Biden and Netanyahu Lastly Speak, however No Particulars Are Revealed About What

President Biden and Israeli Prime Minister Benjamin Netanyahu held an hour-long phone conversation on Wednesday, four weeks after he took office, at a time of clear disagreement over the new administration’s efforts to resume the nuclear deal with Iran.

Both countries issued official descriptions of the appeal, vaguely describing it, and did not provide details of the conversation, particularly about Iran. The White House statement simply stated: “Together, leaders have discussed the importance of continuing close consultation on regional security issues, including Iran.”

That statement was noteworthy because Israeli officials still frequently express their dislike for President Barack Obama keeping them in the dark on early rapprochements with Iran in the run-up to negotiations that ultimately led to the 2015 accord.

The two negotiators who conducted this secret diplomacy were Jake Sullivan, who is now Mr. Biden’s national security adviser, and William J. Burns, his nominee for CIA director. Mr Netanyahu actively opposed the deal in Congress, calling on President Donald J. Trump to give up on it, which he did in 2018.

Mr. Biden told reporters that the call with Mr. Netanyahu was a “good talk” but didn’t provide any details. Israeli officials had been concerned that it was so delayed and that it only happened after Mr. Biden spoke with leaders of other allies as well as opponents such as President Xi Jinping of China. American officials said the delay was of no consequence, but officials clearly tried to agree on an Iranian negotiating strategy before engaging Mr Netanyahu.

The prime minister’s office described the conversation personally and said in a statement that “the two leaders have acknowledged their longstanding personal ties and stated that they will work together to further strengthen the strong alliance between Israel and the US.”

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Apr. 17, 2021 at 8:23 am ET

The White House description, on the other hand, mentioned the strength of the alliance but said nothing about the relationship between Mr Biden and Mr Netanyahu, which was part of the new administration’s efforts to depersonalize the interactions between the two countries.

“The president reiterated his personal history of unwavering commitment to Israeli security and expressed his intention to strengthen all aspects of the US-Israel partnership, including our strong defense cooperation,” the White House statement said. It reiterated Mr Biden’s decision to build on the Abraham Accords, the regional agreements Israel made with the United Arab Emirates and Bahrain – two key Arab allies of the United States – at the end of the Trump administration.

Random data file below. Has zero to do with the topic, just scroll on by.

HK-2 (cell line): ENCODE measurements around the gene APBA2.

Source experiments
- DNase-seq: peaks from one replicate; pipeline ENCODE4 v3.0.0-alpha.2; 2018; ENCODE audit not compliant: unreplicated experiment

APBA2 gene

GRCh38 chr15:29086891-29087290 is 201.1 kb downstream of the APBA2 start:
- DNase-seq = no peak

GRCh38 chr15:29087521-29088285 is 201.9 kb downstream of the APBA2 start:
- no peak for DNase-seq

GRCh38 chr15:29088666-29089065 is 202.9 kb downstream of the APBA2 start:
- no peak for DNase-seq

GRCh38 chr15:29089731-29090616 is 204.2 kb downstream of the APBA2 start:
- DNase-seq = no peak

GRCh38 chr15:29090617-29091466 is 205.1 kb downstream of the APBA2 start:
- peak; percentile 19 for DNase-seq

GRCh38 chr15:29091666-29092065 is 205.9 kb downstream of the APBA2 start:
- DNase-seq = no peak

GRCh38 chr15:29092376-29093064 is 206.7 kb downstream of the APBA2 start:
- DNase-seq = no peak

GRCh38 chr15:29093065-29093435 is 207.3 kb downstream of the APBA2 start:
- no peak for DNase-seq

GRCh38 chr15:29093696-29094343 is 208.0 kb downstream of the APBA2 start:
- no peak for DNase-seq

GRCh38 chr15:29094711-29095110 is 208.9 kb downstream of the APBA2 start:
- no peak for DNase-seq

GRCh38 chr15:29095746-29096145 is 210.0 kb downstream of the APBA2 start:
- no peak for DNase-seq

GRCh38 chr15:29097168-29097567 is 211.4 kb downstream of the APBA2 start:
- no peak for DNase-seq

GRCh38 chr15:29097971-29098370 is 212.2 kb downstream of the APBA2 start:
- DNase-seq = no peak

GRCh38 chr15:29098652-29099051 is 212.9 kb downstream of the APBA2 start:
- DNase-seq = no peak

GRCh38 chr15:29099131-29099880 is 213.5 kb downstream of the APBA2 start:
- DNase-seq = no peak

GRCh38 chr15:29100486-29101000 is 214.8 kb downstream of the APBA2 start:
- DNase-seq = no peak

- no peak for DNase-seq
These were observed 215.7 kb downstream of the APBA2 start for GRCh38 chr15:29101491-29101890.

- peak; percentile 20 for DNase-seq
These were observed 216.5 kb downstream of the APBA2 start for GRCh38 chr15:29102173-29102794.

The conversation with the two leaders took place before Mr Biden’s Secretary of State, Antony J. Blinken, is due to speak this week with Britain, Germany and France, the European nations that have participated in the Iran negotiations. But government officials seem in no rush to get in direct contact with the Iranians or feel constrained by deadlines in Tehran.

The Iranian government informed the International Atomic Energy Agency on Tuesday that as of next week, Tehran will no longer be bound by the “Additional Protocol”, an agreement with United Nations inspectors that allows the inspection of undeclared nuclear facilities. Allowing these deeper sample inspections was an important requirement in the Iranian nuclear deal.

In an interview on NPR on Tuesday, Mr. Blinken made it clear that even if the United States were able to resume the deal, it would have to be the first step in a broader, longer-lasting deal, not just a replica of what Obama did -Government agreed almost six years ago

“The time has passed,” said Mr Blinken. “So if we want to get back on the deal, when Iran returns to compliance and we do the same, we have to work on an agreement that is longer and stronger than the original.”

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